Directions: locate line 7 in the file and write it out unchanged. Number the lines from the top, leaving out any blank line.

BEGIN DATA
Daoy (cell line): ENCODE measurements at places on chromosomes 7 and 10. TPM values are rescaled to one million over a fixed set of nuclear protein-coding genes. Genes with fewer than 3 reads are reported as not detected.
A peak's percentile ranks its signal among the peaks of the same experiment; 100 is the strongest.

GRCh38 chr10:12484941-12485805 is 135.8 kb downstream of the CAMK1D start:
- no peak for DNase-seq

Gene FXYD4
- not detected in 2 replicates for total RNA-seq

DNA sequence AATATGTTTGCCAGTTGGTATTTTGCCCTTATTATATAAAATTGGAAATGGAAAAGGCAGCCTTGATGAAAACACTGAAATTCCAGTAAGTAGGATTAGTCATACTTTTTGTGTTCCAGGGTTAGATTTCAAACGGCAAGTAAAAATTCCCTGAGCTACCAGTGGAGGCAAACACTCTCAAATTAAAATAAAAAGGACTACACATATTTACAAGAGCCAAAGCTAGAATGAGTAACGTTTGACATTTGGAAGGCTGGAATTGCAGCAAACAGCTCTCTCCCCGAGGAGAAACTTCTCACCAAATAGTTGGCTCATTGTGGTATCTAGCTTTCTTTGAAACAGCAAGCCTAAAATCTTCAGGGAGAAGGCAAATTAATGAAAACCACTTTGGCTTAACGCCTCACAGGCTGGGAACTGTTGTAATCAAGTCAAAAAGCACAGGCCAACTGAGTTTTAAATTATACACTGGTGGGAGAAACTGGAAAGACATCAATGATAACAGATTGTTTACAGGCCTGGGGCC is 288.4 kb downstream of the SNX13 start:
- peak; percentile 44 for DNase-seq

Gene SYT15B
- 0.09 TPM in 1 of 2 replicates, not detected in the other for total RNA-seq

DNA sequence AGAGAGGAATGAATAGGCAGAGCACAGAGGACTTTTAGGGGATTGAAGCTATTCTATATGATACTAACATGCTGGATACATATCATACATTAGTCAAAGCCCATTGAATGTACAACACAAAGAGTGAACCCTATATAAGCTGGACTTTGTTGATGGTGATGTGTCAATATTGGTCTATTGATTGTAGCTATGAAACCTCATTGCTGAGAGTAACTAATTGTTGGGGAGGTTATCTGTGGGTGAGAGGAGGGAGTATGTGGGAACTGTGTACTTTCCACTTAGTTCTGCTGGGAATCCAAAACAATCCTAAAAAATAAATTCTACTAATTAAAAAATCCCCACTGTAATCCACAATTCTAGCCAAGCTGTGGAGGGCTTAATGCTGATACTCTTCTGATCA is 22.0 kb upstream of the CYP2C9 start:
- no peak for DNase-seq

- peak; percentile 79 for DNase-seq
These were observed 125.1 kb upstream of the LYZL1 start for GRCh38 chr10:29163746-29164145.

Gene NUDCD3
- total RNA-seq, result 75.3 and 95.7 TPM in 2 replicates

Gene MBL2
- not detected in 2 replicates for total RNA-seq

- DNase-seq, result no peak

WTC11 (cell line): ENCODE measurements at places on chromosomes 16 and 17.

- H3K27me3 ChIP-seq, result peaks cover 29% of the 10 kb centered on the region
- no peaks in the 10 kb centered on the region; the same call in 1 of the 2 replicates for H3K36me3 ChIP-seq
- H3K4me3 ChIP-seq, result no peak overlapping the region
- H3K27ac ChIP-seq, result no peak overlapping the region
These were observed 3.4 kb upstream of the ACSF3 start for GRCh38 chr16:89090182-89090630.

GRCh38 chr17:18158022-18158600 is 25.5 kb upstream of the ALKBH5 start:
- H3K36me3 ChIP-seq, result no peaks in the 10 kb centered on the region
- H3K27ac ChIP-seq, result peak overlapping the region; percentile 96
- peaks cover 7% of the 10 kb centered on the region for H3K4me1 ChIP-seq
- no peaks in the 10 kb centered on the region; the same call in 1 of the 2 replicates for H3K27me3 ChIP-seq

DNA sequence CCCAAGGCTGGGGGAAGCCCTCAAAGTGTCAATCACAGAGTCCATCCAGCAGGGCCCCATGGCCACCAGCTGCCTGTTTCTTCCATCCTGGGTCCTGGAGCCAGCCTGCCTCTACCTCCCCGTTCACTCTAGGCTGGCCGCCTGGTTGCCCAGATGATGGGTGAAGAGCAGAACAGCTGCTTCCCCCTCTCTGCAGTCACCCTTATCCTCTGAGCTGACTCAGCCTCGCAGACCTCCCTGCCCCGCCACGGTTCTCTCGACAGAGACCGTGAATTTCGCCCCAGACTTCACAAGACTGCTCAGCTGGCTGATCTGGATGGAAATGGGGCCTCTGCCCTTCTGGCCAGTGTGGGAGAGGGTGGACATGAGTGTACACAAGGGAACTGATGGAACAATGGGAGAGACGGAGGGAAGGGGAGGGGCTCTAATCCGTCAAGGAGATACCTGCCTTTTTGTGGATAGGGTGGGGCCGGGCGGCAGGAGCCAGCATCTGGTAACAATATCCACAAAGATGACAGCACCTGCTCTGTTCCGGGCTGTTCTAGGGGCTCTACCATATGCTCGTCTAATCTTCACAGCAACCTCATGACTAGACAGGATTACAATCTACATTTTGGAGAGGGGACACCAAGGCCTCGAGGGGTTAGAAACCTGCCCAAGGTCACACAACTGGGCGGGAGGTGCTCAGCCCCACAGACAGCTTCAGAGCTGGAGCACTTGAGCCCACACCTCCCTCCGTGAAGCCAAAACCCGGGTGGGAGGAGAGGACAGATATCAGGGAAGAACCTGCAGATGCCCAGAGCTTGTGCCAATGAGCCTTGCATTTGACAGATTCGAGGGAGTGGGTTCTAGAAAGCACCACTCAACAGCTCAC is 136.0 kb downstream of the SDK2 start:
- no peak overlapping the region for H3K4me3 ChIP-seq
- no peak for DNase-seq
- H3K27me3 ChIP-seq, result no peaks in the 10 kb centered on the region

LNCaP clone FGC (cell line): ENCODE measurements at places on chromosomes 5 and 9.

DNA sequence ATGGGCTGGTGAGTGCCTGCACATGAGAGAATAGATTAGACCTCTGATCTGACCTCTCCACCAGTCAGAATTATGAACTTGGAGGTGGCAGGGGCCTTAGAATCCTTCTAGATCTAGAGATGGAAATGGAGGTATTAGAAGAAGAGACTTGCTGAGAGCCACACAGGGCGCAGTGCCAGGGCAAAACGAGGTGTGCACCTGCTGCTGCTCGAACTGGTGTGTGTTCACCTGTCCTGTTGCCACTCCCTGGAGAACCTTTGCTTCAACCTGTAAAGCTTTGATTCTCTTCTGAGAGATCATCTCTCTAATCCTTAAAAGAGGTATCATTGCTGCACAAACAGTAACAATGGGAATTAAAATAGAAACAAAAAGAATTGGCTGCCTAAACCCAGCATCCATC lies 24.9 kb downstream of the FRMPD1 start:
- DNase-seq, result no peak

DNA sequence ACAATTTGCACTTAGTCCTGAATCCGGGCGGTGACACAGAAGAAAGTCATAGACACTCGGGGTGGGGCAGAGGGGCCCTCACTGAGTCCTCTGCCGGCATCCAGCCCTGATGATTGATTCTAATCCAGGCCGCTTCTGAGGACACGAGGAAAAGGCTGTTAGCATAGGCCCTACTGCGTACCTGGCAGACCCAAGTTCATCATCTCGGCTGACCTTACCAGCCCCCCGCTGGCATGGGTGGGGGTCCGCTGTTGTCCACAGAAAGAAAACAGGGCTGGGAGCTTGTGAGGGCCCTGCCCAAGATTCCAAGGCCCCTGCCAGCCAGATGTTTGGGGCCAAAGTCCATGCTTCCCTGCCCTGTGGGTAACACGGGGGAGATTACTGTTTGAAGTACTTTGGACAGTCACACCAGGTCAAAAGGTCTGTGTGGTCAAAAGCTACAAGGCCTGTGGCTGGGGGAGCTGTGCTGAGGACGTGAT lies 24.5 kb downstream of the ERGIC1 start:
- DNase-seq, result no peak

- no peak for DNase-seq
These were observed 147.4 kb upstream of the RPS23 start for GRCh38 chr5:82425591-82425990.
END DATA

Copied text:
DNA sequence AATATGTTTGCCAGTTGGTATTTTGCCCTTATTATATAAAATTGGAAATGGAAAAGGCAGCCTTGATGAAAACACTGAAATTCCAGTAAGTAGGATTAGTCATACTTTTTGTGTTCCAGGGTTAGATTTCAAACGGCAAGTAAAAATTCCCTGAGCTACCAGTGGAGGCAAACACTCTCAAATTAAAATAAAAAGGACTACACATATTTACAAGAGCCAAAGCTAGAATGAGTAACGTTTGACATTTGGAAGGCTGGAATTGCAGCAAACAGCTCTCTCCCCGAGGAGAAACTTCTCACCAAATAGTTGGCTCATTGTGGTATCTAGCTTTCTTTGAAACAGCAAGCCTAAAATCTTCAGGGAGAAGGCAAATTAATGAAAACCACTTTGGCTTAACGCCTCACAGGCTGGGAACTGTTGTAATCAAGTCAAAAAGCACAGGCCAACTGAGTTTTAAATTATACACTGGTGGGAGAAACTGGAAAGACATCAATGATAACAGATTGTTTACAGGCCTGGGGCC is 288.4 kb downstream of the SNX13 start: